The models were dressed. The champagne poured. The dancing flash mob and roller derby demo were ready to go. But then came the rain. Lots of it.
Despite the the enthusiasm Georgetown’s business owners showed for Fashion’s Night Out — a now global event that launched two years ago in New York as a way to drum up consumer optimism during the recession — participation by shoppers willing to step out into Thursday’s storms for the sake of fashion was decidedly lackluster.
“People are filtering in and out,” said Emily Rubin, manager of Wink, a clothing store on M Street NW, at about 7 p.m., one hour into the festivities. “It’s better than a typical Thursday in September,” Rubin added enthusiastically. “Usually we’re closed by this time.”
[See more photos from Fashion’s Night Out here.]
Wink was among 105 Georgetown businesses that opted to stay open late, offer free and discounted services, and put on special events that included a fashion show and photo booth.
Shoppers willing to brave the deluge in exchange for scoring deals and free swag trudged from shop to shop, donning wellies instead of stilettos. As night fell, M Street and Wisconsin Avenue turned into a sea of black umbrellas illuminated by frequent flashes of lightning as much as street lights. Claps of thunder added an additional line of bass to music flowing from DJ booths inside stores.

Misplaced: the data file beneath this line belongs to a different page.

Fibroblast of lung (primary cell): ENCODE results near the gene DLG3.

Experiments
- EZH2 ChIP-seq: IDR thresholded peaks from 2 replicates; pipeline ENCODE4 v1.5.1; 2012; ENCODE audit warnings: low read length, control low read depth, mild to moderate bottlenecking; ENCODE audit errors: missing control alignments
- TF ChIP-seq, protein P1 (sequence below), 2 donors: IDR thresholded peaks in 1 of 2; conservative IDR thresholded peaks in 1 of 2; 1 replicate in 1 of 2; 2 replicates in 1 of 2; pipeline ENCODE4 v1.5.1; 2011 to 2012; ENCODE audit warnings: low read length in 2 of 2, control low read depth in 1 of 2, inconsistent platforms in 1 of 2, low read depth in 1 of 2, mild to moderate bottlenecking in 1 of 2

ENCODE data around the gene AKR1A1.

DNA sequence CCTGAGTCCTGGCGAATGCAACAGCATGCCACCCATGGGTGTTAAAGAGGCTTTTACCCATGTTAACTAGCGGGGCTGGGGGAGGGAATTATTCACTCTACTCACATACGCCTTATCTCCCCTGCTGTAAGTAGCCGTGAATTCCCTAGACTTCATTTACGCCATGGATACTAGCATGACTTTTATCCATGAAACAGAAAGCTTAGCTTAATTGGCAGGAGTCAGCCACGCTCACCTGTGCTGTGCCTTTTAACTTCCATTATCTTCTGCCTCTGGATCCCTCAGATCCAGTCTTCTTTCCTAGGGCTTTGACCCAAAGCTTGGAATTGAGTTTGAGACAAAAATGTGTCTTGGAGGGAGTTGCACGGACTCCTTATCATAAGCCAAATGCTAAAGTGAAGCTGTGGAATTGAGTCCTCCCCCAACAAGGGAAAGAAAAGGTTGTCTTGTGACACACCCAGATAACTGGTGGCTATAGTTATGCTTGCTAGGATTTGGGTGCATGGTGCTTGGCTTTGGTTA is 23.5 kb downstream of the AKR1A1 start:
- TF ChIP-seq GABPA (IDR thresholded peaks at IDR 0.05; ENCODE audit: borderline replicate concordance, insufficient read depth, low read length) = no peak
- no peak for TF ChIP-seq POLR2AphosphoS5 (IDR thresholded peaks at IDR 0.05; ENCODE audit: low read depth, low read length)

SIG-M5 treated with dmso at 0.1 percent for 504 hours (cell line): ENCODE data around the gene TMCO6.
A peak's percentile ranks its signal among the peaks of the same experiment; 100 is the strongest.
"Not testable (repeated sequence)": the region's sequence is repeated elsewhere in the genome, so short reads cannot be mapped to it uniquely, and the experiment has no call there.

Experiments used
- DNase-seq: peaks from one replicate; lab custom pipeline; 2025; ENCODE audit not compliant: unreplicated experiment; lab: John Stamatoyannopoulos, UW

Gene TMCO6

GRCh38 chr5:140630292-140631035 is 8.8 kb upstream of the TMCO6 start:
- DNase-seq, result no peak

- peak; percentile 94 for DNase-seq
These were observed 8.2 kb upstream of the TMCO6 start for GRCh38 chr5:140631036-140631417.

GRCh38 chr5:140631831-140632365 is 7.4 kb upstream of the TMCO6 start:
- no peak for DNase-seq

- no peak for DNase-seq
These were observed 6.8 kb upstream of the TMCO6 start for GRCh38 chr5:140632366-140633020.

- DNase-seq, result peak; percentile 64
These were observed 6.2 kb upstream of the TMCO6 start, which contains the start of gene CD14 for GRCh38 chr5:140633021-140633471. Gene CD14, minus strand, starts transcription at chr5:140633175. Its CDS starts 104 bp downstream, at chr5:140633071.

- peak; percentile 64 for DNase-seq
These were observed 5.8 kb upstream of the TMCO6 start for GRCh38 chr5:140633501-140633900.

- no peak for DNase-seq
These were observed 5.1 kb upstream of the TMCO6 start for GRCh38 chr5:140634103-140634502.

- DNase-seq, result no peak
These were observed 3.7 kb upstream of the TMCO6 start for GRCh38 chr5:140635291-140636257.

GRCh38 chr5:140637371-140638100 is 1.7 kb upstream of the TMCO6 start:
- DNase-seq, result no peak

Businesses, for the most part, tried to make the most of the situation. Lush, which sells bath and beauty products and hosted the roller derby demo, gave out free shower gel, an oddly appropriate giveaway given the fact that everyone passing by was already soaked.
Pedicab drivers like Brian Graber and Don Clark conspired to think of ways to attract riders when offering the rides for free wasn’t enough.
“Once people get wet, they won’t care,” said Graber hopefully. “Maybe we should just start splashing people.”
But mother nature took care of the soaking for him and by 8:30 p.m., business had picked up. Shoppers resigned to the fact that they would get wet whether or not they were on foot took advantage of the lifts.
Rubber-soled rainboots squeaked on shop floors and wet umbrellas dripped in entryways as crowds of mostly women tried on clothes, snacked on hors d’oeuvres and had photos snapped by faux paparazzi. Few carried shopping bags.
By night’s end, it was clear the event hadn’t lived up to the precedent set in 2010, when Georgetown participated for the first time.
Still, as an attractive pair of “psychics” read fashion fortunes — “You have expensive taste; go to Intermix for colored denim,” they advised one shopper as she flipped a tarot card — the optimistic tone of the evening came to mirror the original intent of Fashion’s Night Out.